Sunday, March 18, 2012

First Licensed Server Refurbishing Plant Opened in China by IBM

IBM buildingLast month, IBM announced that it had just opened its first facility in China with the main purpose of refurbishing and reselling old computer servers. Financially, this is a great move for IBM as the market for refurbishing and reselling computer servers is expected to increase to $2 billion in China by 2014.

The United States and Europe's exporting of electronic waste to Asia over the past 20 years has brought up some major concerns about the impact this has on local environments as well as the low-paid workers who are in charge of dismantling the toxic-heavy computers and other components to recover valuable metals and parts.

However, the increasingly profitable economy in China has created a significant e-waste problem of its own. China's government even has a 5-year economic plan that encourages recycling and remanufacturing computers in order to keep them out of landfills. According to General Manager of IBM Global Asset Recovery Services Richard Dicks, "In China, they'll use them for five, seven or nine years and they're basically landfill when they come out."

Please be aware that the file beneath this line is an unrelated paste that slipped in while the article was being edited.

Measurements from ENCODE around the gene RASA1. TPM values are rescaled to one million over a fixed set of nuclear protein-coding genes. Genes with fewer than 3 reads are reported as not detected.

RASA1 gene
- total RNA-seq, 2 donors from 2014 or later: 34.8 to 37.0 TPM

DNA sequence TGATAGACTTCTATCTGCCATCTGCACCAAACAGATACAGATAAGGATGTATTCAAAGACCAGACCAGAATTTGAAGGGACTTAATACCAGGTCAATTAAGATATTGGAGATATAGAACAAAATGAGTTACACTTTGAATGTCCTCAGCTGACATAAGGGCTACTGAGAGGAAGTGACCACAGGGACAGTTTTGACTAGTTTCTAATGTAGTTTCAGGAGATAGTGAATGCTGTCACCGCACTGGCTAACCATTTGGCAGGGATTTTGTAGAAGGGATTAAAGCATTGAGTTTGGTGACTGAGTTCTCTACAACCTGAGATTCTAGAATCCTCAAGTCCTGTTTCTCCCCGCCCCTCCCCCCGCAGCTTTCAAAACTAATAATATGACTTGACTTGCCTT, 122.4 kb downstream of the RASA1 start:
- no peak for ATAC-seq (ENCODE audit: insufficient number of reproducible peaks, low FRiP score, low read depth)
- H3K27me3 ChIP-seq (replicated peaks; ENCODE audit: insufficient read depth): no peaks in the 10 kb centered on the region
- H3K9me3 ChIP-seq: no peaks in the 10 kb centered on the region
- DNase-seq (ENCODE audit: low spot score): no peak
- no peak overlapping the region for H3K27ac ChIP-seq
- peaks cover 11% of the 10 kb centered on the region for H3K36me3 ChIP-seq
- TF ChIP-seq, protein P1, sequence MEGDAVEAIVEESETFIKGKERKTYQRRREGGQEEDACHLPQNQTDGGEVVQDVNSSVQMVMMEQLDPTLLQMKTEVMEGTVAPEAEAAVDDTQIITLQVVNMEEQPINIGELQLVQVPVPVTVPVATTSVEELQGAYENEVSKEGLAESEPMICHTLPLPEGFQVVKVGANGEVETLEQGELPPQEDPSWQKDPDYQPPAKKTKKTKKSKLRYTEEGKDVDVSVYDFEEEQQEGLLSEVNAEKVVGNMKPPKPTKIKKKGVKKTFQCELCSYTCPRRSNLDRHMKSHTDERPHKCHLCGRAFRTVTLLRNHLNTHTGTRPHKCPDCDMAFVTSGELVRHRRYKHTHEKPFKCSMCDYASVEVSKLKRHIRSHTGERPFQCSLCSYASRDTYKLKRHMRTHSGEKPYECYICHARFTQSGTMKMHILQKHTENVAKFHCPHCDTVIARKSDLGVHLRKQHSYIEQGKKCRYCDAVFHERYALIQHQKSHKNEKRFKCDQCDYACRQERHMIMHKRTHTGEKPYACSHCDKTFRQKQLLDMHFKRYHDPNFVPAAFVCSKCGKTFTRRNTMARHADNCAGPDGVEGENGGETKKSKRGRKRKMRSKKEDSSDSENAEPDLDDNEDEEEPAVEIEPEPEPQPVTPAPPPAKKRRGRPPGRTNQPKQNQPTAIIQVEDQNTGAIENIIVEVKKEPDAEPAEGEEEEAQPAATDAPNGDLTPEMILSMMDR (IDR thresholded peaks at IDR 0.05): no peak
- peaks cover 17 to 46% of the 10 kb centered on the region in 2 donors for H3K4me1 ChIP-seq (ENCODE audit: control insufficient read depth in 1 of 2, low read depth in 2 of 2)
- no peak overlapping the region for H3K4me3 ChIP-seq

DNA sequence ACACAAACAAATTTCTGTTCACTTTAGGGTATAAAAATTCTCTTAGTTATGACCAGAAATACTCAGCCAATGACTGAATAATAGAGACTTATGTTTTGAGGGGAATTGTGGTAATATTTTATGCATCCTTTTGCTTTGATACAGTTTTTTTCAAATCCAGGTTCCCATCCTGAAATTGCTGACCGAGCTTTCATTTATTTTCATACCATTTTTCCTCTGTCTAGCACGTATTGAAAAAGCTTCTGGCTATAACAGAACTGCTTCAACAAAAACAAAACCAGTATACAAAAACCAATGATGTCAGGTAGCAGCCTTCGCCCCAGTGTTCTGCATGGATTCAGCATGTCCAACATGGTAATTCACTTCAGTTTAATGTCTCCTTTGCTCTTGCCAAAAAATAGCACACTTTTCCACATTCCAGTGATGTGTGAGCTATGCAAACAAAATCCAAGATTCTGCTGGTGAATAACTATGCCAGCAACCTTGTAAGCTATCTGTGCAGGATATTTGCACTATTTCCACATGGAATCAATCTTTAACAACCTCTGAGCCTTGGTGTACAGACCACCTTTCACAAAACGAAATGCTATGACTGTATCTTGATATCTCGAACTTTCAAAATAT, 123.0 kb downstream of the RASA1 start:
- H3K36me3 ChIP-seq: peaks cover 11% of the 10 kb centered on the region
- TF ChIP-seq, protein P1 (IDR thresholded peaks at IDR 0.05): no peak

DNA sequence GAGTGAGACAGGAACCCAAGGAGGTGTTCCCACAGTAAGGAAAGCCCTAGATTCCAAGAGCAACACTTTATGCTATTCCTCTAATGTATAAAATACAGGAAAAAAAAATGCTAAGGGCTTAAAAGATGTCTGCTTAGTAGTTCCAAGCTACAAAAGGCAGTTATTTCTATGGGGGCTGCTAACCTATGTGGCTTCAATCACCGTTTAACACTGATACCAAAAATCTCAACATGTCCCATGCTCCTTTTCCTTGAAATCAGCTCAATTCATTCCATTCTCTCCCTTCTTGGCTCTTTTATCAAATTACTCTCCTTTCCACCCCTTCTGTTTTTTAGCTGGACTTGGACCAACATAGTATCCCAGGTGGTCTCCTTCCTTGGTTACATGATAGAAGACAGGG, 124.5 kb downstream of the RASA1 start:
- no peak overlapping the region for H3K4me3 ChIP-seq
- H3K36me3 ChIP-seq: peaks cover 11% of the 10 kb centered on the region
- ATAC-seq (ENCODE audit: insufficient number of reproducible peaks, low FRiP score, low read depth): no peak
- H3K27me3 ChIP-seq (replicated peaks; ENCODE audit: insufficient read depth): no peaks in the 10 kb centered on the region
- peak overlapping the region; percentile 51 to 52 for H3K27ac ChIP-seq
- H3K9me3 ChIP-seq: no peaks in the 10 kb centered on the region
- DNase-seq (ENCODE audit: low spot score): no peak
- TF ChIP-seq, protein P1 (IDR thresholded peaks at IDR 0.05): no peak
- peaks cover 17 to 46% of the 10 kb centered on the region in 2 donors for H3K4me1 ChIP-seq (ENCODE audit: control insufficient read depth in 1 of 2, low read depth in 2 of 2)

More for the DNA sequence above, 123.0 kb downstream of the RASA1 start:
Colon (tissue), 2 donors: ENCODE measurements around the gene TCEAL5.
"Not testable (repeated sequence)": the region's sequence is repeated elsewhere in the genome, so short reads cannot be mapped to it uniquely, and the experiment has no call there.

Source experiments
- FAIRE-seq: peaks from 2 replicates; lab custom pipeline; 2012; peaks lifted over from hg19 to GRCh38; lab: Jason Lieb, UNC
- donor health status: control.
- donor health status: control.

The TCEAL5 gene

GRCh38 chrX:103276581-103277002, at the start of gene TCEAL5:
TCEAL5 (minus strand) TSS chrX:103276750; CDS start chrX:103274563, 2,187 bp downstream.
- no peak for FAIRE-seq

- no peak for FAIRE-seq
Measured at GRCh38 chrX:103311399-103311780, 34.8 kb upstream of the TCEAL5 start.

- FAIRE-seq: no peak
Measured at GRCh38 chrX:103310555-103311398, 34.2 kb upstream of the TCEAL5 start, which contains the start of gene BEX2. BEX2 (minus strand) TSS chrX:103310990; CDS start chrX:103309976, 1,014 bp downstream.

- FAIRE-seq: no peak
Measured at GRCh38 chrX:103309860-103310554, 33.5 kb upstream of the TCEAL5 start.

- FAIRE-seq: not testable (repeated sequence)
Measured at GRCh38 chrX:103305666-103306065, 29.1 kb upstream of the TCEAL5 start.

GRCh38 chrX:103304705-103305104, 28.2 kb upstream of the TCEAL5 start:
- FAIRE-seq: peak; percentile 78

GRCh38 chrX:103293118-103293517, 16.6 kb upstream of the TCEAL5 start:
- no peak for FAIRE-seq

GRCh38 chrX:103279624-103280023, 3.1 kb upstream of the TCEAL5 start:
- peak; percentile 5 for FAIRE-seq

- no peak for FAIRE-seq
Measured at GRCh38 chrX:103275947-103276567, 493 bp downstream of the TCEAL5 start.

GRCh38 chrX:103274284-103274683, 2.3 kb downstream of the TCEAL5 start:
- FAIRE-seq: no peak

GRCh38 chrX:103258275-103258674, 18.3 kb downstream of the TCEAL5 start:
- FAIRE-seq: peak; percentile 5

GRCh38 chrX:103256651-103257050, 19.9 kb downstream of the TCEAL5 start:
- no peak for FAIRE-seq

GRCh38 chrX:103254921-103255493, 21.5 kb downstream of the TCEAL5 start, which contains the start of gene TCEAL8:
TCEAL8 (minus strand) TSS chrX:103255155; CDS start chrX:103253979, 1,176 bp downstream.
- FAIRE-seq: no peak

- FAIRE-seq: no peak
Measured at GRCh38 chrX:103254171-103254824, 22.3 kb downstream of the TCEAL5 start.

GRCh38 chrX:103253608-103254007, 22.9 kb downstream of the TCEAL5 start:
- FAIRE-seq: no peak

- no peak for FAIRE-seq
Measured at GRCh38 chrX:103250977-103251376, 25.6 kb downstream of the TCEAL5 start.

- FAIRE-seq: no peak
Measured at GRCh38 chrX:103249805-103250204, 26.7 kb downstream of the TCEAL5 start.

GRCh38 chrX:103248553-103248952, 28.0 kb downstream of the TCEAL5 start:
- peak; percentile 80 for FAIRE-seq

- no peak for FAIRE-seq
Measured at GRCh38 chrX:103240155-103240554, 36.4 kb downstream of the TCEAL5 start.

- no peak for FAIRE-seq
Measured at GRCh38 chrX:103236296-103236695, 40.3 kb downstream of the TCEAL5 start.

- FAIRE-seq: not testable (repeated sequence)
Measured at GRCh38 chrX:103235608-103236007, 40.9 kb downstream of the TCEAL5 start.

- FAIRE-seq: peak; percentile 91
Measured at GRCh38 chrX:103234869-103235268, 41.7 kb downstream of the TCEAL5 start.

IBM's plant opened back in February in Shenzhen, very close to another IBM factory. The factory is expected to refurbish 100,000 servers and PCs every year by 2014. This feat will be accomplished by installing new memory and storage and packaging them for resale to the domestic Chinese market. According to Dicks, "The Chinese market is huge from a server perspective."

The supply of old servers came mainly from China as equipment leases expired and customers started to turn in old machines and equipment. IBM also operates other refurbishing plants around the world, taking in 33,000 metric tons of old equipment every week. That diverts nearly 97% of the weight of old machines away from landfills according to IBM.

Dicks also stated that IBM had also been negotiating with the government in China for the last 2 years to license the Shenzhen refurbishing plant and that he expects IBM's competition to eventually establish their own facilities. "The thing we talked to the Chinese government about is that it's really easy to buy a new computer but it's really hard to get rid of one. We're the first licensed facility and we have a first-to-market advantage," Dicks said.

Source: Forbes - IBM Opens China's First Factory To Refurbish Old Computers, Tapping A $2 Billion Market

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